Labels To List Allergens
by Janet Rausa Fuller, Chicago Sun Times, July 22, 2004
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was 6 months old when his mom stopped nursing and gave him his
first bottle of formula.
"He had one sip, and he literally blew up in front of my face,"
Denise Bunning, 37, of Lake Forest, said of her son's swollen
Bunning didn't know at the time that her son was having a
life-threatening allergic reaction to the milk-based formula.
After years of scrutinizing food labels, Bunning can now rattle
off the various scientific terms for milk, eggs and nuts, as can
her sons, Bryan, now 10, and 7-year-old Daniel, both of whom
have food allergies.
New legislation promises to make life easier for the Bunnings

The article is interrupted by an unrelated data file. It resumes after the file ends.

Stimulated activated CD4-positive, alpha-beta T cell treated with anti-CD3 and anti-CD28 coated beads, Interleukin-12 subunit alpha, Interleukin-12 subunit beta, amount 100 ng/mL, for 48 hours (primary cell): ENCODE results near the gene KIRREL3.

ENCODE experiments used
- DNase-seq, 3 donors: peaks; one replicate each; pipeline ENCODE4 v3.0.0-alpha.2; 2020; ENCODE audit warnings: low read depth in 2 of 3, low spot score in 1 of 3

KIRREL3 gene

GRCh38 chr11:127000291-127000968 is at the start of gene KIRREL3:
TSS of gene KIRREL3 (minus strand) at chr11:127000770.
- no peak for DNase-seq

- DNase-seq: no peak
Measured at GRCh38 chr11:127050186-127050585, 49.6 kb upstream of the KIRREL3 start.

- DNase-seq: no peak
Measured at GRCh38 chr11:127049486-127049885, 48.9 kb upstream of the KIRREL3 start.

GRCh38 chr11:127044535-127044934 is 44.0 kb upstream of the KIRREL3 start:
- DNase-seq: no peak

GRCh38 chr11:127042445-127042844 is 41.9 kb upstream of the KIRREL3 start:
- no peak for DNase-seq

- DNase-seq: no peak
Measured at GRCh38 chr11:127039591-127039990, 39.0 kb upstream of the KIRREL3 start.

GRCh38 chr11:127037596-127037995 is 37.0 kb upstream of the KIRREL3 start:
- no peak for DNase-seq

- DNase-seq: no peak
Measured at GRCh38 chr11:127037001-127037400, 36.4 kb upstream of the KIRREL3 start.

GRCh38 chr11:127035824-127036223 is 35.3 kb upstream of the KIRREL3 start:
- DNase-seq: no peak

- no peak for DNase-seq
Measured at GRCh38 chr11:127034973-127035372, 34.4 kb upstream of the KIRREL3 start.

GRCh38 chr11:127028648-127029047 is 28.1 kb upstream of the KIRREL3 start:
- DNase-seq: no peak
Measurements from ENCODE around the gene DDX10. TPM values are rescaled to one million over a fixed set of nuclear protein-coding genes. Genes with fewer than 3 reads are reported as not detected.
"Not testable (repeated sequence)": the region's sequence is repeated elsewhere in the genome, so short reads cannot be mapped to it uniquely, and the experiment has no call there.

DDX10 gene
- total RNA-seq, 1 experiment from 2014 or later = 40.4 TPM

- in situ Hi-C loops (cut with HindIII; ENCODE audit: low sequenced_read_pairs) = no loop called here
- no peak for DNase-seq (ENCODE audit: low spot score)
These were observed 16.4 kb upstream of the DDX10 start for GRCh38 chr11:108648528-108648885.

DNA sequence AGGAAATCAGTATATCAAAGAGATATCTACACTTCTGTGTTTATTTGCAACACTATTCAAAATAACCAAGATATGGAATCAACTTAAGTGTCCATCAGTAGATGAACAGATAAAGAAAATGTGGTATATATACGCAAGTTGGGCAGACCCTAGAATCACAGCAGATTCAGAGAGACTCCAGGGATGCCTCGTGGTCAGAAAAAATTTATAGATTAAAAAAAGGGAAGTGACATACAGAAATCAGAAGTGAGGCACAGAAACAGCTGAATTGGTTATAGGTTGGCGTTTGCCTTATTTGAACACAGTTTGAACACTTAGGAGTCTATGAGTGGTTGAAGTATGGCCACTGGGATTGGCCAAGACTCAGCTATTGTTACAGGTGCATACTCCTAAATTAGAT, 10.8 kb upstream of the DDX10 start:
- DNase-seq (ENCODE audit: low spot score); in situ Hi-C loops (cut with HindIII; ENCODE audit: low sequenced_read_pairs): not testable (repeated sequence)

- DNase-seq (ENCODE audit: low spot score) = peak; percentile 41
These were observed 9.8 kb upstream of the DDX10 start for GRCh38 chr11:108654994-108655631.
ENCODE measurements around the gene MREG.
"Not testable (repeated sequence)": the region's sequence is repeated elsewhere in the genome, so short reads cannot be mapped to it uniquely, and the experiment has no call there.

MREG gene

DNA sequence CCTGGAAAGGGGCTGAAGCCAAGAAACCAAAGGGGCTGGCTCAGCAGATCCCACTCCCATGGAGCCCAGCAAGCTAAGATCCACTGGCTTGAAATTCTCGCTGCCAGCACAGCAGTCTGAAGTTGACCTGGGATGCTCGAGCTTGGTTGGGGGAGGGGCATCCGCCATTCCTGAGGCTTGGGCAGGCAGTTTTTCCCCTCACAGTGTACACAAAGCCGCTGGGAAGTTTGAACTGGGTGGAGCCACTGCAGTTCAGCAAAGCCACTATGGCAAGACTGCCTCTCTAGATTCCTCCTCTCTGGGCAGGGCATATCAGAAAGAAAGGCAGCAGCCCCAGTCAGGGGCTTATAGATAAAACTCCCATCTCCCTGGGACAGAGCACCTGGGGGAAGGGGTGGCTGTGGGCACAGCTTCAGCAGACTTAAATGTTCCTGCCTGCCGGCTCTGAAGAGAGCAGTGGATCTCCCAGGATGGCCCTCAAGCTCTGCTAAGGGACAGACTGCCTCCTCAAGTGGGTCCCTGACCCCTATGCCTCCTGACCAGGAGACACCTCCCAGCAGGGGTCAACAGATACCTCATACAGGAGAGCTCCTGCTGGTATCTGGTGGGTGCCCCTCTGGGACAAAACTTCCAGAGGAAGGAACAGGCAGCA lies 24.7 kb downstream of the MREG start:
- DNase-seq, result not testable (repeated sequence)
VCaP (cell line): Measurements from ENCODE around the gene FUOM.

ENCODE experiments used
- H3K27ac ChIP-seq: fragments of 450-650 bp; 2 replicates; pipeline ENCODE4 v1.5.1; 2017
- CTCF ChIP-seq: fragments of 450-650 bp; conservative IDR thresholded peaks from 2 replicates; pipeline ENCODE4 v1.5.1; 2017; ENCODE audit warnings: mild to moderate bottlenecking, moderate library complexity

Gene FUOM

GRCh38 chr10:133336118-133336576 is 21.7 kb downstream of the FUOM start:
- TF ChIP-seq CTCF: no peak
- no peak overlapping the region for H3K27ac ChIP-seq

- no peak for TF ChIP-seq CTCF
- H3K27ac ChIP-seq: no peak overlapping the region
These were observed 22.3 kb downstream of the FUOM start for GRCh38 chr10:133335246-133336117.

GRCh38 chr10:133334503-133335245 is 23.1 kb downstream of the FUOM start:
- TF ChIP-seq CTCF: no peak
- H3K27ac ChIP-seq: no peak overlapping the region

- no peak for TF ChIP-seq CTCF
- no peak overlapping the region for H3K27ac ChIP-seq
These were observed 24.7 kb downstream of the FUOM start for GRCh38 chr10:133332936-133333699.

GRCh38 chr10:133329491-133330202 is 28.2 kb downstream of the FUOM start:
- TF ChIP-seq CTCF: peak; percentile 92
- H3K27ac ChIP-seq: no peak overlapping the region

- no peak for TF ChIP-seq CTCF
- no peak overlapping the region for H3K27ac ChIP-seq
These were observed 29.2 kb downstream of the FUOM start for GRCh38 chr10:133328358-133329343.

and about 11 million other Americans with food allergies.
The Food Allergen Labeling and Consumer Protection Act, which
the U.S. House of Representatives passed late Tuesday and awaits
President Bush's signature, will require food makers to identify
on labels, in plain language, whether a food product contains
any of the eight main food allergens: milk, eggs, fish,
shellfish, tree nuts, wheat, peanuts and soybeans.
The FDA requires that food makers list every ingredient in a
product, but often scientific terms are used on labels, making
it unclear for someone with food allergies.
Under the new bill, a product containing the milk protein
casein, for example, must clearly list the word "milk" on the
label in addition to "casein."
"This is so fantastic for us because now I can pick up a package
and I can determine, is this safe, is this not safe," said
Bunning, who co-founded the Chicago area support group Mothers
of Children Having Allergies. The bill also requires labels to
list any food allergens in spices, flavorings and additives and
calls for the Department of Health and Human Services to define
"gluten-free" and how the term will be used on food labels.
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